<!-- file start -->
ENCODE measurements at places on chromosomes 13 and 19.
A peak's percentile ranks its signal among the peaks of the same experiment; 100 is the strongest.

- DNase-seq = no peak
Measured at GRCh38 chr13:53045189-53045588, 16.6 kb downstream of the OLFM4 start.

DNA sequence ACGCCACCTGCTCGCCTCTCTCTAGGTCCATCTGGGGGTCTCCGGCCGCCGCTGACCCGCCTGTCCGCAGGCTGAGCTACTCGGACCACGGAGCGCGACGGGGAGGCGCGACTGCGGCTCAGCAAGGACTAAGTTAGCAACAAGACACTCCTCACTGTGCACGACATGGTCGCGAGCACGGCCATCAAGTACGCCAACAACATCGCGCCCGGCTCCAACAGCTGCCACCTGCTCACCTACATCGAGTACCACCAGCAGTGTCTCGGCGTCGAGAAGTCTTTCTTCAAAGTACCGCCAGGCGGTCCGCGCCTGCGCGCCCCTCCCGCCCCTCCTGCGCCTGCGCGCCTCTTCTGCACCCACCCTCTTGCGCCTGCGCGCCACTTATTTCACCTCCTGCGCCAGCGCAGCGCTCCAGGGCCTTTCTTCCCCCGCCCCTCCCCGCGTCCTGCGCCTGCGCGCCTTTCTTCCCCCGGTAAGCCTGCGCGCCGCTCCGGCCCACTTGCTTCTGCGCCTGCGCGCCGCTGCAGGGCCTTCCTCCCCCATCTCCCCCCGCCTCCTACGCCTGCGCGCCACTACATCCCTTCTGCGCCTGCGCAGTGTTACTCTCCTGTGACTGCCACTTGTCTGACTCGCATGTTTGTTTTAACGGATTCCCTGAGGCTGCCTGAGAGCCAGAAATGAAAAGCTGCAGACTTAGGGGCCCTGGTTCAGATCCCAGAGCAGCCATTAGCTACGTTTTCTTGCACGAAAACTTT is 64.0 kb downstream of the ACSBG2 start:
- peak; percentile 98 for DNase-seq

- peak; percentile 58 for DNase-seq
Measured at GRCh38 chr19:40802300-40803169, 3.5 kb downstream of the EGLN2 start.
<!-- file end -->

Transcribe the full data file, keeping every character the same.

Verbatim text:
ENCODE measurements at places on chromosomes 13 and 19.
A peak's percentile ranks its signal among the peaks of the same experiment; 100 is the strongest.

- DNase-seq = no peak
Measured at GRCh38 chr13:53045189-53045588, 16.6 kb downstream of the OLFM4 start.

DNA sequence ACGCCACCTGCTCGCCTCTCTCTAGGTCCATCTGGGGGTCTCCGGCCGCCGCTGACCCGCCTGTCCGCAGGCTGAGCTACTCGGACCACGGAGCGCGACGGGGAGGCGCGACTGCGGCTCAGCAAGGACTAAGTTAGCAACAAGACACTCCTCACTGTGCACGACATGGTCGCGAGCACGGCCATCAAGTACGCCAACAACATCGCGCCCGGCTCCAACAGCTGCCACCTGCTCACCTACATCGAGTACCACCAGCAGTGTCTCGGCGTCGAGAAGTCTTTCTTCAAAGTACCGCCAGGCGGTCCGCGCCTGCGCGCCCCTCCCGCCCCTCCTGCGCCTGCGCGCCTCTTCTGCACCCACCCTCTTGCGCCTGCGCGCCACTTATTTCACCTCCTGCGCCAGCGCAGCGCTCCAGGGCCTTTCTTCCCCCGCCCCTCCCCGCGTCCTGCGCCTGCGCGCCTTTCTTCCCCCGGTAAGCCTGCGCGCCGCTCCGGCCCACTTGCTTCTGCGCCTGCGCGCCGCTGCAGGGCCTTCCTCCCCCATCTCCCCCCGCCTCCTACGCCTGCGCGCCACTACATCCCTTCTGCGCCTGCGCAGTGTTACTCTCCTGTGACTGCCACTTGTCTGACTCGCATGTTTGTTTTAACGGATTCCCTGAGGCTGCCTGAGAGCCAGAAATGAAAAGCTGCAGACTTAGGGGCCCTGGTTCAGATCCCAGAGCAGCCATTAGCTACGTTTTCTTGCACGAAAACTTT is 64.0 kb downstream of the ACSBG2 start:
- peak; percentile 98 for DNase-seq

- peak; percentile 58 for DNase-seq
Measured at GRCh38 chr19:40802300-40803169, 3.5 kb downstream of the EGLN2 start.